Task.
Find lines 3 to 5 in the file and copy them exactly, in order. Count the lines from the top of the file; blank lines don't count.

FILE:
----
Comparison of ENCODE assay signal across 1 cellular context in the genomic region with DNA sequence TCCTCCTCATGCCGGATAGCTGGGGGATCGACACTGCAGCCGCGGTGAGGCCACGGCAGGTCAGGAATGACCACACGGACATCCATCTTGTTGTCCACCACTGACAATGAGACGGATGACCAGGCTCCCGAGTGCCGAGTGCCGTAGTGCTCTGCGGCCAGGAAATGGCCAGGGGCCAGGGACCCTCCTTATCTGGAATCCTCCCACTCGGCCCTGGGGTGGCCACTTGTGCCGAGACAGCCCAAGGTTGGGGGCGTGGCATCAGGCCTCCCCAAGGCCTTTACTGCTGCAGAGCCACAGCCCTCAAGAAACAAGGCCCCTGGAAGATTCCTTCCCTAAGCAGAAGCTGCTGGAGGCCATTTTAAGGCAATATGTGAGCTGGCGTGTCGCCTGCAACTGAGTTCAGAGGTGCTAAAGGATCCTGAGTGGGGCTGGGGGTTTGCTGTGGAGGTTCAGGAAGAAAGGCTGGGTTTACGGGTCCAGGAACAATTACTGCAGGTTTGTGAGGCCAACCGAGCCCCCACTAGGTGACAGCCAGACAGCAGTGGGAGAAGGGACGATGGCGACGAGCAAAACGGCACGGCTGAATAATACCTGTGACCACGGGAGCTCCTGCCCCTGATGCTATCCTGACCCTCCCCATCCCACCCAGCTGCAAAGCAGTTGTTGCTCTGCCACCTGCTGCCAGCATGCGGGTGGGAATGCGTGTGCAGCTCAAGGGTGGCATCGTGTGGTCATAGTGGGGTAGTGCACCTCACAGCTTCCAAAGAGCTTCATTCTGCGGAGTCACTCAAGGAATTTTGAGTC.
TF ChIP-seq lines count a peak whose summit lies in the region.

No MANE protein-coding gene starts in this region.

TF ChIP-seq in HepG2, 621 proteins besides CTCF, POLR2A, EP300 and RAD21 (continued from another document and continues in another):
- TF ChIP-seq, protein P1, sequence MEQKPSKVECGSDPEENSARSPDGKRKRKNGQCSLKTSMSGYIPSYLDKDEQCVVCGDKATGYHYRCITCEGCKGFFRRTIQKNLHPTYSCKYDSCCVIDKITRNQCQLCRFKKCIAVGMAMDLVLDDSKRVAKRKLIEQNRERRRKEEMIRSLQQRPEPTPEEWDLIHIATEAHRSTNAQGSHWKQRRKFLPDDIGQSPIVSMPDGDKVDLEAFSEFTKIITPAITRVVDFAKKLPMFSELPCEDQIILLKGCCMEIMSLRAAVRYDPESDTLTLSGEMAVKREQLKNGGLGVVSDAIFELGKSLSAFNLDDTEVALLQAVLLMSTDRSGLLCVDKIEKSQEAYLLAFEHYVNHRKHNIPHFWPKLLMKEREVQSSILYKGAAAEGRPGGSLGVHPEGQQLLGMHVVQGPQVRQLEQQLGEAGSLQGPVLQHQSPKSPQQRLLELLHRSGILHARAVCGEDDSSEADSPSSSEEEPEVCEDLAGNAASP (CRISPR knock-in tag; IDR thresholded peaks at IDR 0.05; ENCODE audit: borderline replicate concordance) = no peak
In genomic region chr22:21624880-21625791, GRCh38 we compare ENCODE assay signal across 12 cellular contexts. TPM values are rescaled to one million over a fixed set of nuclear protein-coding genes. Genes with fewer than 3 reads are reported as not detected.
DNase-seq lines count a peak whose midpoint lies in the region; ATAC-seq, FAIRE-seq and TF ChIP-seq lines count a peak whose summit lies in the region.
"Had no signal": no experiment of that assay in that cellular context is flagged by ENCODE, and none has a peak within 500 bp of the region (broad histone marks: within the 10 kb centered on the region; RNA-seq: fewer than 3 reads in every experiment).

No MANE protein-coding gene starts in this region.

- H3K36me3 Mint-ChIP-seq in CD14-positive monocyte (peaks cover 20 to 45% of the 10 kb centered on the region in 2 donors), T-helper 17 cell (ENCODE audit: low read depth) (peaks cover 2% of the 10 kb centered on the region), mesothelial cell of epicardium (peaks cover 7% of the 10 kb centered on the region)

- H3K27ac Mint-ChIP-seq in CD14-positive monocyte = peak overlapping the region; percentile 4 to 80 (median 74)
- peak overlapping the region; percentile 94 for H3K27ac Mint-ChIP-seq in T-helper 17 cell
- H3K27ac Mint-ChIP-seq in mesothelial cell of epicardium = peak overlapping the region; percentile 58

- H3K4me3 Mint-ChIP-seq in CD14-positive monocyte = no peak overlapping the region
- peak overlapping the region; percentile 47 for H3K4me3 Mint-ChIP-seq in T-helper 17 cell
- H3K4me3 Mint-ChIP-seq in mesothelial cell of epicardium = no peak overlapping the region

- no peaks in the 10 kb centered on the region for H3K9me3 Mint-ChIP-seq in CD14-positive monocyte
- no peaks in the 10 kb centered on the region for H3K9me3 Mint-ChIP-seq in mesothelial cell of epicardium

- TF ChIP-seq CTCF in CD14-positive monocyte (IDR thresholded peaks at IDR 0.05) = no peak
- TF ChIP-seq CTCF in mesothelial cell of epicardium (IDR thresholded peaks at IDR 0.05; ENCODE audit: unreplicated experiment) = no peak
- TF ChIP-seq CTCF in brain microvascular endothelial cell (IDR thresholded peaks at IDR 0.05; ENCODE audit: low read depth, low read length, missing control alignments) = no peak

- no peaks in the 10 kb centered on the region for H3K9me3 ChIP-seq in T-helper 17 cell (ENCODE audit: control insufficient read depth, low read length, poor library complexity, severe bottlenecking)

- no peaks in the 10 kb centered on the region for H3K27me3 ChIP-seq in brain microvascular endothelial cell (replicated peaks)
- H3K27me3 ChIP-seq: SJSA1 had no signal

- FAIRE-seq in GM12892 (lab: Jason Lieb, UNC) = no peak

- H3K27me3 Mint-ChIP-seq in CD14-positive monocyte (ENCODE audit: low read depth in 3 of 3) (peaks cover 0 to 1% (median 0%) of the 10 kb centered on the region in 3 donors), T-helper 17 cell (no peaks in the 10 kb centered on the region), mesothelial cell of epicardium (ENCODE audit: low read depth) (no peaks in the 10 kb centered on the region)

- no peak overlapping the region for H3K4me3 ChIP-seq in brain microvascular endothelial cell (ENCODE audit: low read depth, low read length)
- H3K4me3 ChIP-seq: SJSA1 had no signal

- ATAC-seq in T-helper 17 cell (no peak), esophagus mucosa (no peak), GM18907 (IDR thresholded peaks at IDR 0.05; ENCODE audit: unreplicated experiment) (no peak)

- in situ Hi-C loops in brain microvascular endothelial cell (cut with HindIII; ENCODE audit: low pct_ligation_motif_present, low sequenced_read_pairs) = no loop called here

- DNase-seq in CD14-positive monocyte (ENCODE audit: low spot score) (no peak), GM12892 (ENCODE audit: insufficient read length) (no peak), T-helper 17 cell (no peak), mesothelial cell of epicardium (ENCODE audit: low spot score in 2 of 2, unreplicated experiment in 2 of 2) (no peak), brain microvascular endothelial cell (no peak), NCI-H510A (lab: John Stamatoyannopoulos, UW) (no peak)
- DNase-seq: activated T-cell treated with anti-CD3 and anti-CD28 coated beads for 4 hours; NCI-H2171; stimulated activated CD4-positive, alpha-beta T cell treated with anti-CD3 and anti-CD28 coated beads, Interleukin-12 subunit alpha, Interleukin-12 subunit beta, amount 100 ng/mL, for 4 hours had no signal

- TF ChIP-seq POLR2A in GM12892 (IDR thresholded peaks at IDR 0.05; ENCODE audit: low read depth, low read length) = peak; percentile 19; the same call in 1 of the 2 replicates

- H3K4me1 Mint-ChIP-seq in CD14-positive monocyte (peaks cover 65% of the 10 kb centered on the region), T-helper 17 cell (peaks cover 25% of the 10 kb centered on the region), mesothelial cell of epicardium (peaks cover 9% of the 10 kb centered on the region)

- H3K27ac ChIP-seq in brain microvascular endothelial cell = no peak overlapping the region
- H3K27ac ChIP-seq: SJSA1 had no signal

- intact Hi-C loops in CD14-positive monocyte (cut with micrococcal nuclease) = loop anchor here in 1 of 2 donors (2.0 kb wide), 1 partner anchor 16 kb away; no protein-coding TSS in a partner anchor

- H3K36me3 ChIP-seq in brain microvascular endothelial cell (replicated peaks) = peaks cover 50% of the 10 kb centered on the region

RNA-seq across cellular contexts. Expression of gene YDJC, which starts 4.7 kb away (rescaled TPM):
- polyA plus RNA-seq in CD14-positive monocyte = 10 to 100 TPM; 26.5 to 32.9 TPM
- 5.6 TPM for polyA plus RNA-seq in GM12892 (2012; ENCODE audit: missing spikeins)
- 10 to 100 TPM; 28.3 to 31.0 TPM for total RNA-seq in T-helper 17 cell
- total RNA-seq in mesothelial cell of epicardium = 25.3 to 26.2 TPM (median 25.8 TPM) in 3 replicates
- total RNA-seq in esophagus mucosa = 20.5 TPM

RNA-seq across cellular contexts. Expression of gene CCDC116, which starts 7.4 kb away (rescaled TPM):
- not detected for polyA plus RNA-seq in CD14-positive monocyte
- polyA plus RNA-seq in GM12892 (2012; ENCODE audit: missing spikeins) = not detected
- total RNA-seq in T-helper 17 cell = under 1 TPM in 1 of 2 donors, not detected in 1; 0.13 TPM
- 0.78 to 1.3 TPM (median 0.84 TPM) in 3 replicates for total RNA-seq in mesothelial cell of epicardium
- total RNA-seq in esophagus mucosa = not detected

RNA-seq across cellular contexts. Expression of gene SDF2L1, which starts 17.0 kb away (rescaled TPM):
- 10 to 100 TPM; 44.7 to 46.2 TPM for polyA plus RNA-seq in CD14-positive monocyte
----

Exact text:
No MANE protein-coding gene starts in this region.

TF ChIP-seq in HepG2, 621 proteins besides CTCF, POLR2A, EP300 and RAD21 (continued from another document and continues in another):
- TF ChIP-seq, protein P1, sequence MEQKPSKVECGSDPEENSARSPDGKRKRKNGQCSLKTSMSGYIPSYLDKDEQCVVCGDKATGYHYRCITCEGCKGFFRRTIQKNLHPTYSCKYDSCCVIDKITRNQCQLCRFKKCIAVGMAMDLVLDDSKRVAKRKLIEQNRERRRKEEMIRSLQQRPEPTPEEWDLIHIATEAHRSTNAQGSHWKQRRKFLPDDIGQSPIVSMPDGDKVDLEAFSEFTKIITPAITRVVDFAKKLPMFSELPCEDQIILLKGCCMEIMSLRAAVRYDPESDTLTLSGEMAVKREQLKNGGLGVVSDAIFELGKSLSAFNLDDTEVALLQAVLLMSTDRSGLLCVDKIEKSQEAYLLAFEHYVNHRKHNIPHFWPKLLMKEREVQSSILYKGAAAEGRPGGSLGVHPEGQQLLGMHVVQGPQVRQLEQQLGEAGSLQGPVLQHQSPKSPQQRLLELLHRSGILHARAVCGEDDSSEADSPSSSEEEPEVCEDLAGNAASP (CRISPR knock-in tag; IDR thresholded peaks at IDR 0.05; ENCODE audit: borderline replicate concordance) = no peak